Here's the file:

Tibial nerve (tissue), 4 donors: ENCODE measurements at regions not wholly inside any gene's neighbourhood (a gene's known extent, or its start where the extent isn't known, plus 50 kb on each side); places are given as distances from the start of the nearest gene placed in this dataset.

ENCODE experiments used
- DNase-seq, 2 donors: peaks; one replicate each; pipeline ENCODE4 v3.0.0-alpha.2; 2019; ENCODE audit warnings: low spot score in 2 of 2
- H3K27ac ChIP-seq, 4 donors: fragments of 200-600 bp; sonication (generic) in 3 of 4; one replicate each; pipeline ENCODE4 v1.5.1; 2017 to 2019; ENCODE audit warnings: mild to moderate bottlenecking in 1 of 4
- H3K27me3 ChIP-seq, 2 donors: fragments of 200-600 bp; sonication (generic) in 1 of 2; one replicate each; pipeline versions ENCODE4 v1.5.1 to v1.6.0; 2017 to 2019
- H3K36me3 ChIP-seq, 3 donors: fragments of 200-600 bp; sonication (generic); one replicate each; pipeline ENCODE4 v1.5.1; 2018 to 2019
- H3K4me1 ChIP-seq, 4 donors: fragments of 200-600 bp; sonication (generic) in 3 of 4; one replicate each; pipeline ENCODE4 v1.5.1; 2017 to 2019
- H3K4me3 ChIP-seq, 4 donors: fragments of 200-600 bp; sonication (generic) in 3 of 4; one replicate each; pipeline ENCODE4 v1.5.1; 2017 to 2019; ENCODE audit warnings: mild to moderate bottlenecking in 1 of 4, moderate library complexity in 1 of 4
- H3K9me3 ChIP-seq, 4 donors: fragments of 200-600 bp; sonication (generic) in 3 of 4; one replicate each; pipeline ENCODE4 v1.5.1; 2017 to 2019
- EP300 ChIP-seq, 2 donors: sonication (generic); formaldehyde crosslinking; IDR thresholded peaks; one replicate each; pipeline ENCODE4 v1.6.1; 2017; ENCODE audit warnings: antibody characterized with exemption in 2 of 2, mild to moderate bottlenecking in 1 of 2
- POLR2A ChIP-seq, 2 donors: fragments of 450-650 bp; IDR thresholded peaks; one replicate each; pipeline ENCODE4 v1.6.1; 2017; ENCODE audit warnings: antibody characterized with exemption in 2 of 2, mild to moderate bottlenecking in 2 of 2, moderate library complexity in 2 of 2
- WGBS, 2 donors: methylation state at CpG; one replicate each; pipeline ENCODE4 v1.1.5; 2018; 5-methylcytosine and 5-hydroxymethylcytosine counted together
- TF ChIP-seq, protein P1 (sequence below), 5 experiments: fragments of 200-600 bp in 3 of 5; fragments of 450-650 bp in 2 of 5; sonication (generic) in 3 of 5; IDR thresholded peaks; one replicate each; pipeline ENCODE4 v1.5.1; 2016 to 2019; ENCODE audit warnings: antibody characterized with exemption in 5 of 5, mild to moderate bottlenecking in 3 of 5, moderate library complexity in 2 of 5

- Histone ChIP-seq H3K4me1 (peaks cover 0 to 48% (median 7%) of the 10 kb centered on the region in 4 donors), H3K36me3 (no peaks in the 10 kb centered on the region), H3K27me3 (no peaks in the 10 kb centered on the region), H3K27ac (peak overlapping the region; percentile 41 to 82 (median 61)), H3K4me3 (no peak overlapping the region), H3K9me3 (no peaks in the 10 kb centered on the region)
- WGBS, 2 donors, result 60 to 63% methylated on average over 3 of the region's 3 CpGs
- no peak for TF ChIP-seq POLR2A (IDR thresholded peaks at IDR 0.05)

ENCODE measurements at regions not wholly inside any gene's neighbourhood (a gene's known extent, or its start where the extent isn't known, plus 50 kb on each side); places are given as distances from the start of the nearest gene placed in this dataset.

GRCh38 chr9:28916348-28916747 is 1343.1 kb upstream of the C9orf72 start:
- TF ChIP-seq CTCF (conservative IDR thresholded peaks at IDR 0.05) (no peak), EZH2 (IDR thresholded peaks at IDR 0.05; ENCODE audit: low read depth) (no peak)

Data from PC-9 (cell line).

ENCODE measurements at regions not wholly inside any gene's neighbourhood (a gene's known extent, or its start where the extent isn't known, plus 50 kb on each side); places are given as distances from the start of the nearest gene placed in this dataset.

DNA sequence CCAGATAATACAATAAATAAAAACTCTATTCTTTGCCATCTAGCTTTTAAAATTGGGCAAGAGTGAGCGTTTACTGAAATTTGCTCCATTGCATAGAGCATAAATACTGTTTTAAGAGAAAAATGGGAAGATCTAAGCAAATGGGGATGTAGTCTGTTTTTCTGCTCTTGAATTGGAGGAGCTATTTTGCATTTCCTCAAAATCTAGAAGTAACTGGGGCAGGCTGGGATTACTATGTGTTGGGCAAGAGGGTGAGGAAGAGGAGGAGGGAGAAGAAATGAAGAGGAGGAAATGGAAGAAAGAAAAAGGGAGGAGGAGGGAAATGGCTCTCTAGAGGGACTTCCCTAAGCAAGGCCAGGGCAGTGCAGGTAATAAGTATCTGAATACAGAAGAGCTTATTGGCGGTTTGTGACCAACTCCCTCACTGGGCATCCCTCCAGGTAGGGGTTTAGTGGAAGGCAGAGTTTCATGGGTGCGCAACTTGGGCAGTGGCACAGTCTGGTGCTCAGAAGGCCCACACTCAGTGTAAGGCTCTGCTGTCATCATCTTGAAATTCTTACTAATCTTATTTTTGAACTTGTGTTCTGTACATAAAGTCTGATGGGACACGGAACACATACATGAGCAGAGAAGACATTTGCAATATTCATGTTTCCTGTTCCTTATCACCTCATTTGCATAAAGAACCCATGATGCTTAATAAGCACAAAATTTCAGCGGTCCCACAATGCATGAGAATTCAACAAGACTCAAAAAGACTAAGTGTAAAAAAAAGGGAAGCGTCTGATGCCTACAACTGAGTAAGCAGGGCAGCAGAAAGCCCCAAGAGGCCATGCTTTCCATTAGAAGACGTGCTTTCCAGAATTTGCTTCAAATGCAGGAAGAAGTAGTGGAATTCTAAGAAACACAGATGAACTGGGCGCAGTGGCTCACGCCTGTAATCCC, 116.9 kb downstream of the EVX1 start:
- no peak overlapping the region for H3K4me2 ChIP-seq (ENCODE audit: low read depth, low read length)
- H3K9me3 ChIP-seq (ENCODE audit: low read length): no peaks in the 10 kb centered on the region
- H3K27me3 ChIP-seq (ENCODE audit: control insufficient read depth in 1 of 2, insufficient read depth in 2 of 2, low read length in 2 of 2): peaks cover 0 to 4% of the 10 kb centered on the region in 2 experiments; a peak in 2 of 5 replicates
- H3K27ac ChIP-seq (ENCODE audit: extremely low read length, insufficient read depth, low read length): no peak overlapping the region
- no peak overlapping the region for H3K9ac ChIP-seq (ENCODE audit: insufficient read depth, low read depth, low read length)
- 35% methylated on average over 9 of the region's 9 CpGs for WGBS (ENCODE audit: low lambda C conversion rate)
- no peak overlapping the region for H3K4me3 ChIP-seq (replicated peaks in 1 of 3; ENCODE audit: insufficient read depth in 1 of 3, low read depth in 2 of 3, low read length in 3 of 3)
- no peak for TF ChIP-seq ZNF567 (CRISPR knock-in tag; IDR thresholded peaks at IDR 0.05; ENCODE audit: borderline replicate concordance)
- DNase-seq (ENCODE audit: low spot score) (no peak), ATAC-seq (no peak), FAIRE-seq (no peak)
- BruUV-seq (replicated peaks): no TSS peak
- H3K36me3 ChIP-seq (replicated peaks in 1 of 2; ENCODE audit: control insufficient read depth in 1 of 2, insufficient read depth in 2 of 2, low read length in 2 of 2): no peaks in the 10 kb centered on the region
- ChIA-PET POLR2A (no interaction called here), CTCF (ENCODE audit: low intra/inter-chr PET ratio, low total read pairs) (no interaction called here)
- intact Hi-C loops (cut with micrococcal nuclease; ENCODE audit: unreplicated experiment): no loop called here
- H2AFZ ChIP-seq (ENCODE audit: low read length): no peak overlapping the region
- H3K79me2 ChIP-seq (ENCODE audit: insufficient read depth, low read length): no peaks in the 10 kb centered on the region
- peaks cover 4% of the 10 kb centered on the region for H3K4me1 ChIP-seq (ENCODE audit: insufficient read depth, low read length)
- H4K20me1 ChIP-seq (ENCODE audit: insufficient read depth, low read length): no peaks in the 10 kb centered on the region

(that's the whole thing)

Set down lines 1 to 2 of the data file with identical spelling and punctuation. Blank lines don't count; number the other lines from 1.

Tibial nerve (tissue), 4 donors: ENCODE measurements at regions not wholly inside any gene's neighbourhood (a gene's known extent, or its start where the extent isn't known, plus 50 kb on each side); places are given as distances from the start of the nearest gene placed in this dataset.

ENCODE experiments used